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On Tuesday, I posted a blog titled "Spinning the Numbers on Turnarounds: School Improvement Grant Controversy Brews." In it I questioned the very limited information Secretary Duncan had released the previous week, when he claimed positive results for the program. I even went so far as to question what the numbers could mean. I had written to the Department of Education asking for clarification on Monday, but had not received any reply. Thursday, an entry was posted at the Department of Education's Homeroom blog, which contained further information that clarified the issue. I immediately updated Tuesday's post to include this. Yesterday, I received a formal response, with the request that I share it with my readers. What follows is that response.
From the Department of Education's Jason Snyder:
We had started to gather the data to answer your follow-up questions about the preliminary, year-one achievement data in the School Improvements Grants (SIG) program when you posted your blog item "Spinning the Numbers on Turnarounds."
As it turns out, your speculation about whether SIG schools "are really improving at all--or is this just a game of spinning numbers to try to make appear better than they are" is unfounded. Our preliminary achievement data from the first year of the SIG program show both that SIG schools to date are far more likely to have made double-digit gains in proficiency in math or reading than to have had double-digit declines, and they are far more likely to have had an increase in math or reading proficiency than to have had a decline. Your suggestion that "SIG schools are improving at a pace less than random chance would provide" is incorrect.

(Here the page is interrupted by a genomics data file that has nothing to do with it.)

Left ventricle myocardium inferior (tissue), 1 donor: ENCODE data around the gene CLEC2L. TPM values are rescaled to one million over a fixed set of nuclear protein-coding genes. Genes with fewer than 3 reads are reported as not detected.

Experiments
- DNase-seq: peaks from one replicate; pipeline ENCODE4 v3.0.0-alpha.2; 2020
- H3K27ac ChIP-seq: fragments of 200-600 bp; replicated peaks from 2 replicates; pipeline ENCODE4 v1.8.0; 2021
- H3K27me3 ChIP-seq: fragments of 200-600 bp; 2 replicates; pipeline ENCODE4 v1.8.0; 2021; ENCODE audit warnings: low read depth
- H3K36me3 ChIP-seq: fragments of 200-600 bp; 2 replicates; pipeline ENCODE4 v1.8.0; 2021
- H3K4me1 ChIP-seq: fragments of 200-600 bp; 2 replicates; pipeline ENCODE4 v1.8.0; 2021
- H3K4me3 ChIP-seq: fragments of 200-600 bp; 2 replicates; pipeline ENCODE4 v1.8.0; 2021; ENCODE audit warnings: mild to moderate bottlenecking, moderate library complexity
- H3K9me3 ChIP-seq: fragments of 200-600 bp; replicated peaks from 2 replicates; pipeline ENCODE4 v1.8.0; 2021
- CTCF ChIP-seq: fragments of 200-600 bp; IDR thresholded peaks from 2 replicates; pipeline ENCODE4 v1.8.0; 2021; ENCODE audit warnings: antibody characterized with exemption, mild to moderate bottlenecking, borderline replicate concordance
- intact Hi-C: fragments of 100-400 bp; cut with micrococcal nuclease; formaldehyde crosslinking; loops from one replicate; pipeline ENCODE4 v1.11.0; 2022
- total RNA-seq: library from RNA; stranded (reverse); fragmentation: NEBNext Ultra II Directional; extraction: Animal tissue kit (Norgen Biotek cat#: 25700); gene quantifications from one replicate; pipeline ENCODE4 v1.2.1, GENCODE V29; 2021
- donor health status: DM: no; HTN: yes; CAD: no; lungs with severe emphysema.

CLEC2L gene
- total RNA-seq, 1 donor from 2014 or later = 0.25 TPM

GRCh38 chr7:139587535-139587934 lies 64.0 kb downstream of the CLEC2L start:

I have provided more details on the preliminary data cited by Secretary Duncan in a blog post on the Department's website. But to briefly recap, about 830 schools nationwide were included in the first cohort of SIG grants. Forty-three states have now reported preliminary achievement data in the first year of the SIG program for about 700 of those schools.
The preliminary achievement data for year one, while still not complete, breaks down as follows:
• In math, more than 25 percent of SIG schools reported double-digit gains in proficiency, compared to 7 percent of schools that reported double-digit losses. In other words, SIG schools were more than three times as likely to report a double-digit gain in math as to report a double-digit decline in proficiency.
• The picture is similar in reading. Close to 20 percent of schools made double-digit gains in year one, more than double the 8.5 percent of schools that had double-digit declines.
Given the difficulty of school turnaround efforts, few anticipated that a substantial number of schools would in fact make advances in achievement in the first year. But for the vast majority of SIG schools, gains in proficiency in math or reading in the first year of the program are far more common than not. The preliminary data indicate:
• In 63 percent of SIG schools, math proficiency increased, compared to 33 percent of schools where math proficiency declined--meaning that increases in math proficiency were almost twice as common as declines.
• In 58 percent of SIG schools, reading proficiency increased, compared to 35 percent of schools where reading proficiency declined.
As these apple-to-apple comparisons demonstrate, SIG schools are not improving at a pace less than random chance would provide.
In addition, I want to quickly address your questions about Secretary Duncan's statement that "in roughly 60 percent of SIG schools, the percent of students who were proficient in math or reading went up in the first year of the program."